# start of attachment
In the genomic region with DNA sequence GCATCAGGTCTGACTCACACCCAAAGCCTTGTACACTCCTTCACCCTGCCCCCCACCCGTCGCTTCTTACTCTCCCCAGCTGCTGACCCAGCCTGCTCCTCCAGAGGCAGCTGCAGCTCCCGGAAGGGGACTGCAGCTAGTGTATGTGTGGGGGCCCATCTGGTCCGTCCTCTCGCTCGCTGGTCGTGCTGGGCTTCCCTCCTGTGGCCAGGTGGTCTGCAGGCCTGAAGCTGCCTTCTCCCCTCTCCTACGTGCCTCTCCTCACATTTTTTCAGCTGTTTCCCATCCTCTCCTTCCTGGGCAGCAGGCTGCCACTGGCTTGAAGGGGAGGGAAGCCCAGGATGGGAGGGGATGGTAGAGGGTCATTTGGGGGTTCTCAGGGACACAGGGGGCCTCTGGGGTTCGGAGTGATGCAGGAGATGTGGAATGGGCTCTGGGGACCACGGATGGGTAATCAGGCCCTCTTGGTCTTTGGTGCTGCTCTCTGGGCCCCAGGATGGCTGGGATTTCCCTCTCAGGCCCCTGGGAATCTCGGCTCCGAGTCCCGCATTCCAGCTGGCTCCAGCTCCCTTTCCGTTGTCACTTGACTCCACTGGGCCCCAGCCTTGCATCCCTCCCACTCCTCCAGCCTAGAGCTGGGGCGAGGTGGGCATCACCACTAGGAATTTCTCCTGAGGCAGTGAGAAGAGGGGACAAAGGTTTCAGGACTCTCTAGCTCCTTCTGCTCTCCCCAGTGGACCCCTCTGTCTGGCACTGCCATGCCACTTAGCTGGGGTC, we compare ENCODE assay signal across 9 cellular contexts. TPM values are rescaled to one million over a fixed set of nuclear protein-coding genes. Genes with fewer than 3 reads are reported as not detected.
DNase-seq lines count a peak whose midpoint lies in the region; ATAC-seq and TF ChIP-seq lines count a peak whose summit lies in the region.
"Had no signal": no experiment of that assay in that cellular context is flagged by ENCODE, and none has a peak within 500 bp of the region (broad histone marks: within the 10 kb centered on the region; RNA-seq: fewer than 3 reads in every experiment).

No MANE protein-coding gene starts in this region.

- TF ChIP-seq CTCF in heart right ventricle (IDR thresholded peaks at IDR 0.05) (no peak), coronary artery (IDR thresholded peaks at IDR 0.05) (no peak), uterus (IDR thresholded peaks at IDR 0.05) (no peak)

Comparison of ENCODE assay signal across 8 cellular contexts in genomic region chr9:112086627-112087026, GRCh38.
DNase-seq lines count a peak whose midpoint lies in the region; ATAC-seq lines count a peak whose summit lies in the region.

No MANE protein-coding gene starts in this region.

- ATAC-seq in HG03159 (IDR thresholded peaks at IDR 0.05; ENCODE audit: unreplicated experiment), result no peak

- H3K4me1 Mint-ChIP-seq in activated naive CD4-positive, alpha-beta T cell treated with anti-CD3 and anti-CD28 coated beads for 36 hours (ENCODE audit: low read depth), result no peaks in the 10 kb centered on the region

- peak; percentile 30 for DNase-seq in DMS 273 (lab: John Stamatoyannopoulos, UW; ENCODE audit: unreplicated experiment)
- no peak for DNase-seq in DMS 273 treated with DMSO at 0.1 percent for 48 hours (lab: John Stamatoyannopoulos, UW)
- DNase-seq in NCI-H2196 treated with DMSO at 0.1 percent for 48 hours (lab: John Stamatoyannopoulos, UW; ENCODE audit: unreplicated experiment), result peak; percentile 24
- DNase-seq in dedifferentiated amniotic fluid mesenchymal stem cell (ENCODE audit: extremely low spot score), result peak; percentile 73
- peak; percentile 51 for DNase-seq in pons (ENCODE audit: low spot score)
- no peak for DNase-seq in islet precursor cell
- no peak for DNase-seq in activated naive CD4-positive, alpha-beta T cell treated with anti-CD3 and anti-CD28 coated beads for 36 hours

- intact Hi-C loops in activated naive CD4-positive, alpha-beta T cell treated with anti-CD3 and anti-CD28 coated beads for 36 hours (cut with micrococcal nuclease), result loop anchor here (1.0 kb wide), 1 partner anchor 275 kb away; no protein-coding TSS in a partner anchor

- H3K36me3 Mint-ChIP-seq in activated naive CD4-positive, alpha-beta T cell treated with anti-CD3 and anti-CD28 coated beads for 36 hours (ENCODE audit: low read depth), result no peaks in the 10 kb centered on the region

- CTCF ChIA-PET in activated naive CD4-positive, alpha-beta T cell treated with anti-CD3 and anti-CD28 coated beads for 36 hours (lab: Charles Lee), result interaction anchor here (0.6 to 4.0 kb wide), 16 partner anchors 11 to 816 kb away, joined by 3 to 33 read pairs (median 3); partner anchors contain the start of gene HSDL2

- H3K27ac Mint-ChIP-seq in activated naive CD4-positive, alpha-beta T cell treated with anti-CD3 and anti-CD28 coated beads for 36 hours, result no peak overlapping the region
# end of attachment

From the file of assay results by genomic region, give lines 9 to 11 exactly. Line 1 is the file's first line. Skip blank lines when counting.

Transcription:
- ATAC-seq in HG03159 (IDR thresholded peaks at IDR 0.05; ENCODE audit: unreplicated experiment), result no peak

- H3K4me1 Mint-ChIP-seq in activated naive CD4-positive, alpha-beta T cell treated with anti-CD3 and anti-CD28 coated beads for 36 hours (ENCODE audit: low read depth), result no peaks in the 10 kb centered on the region

- peak; percentile 30 for DNase-seq in DMS 273 (lab: John Stamatoyannopoulos, UW; ENCODE audit: unreplicated experiment)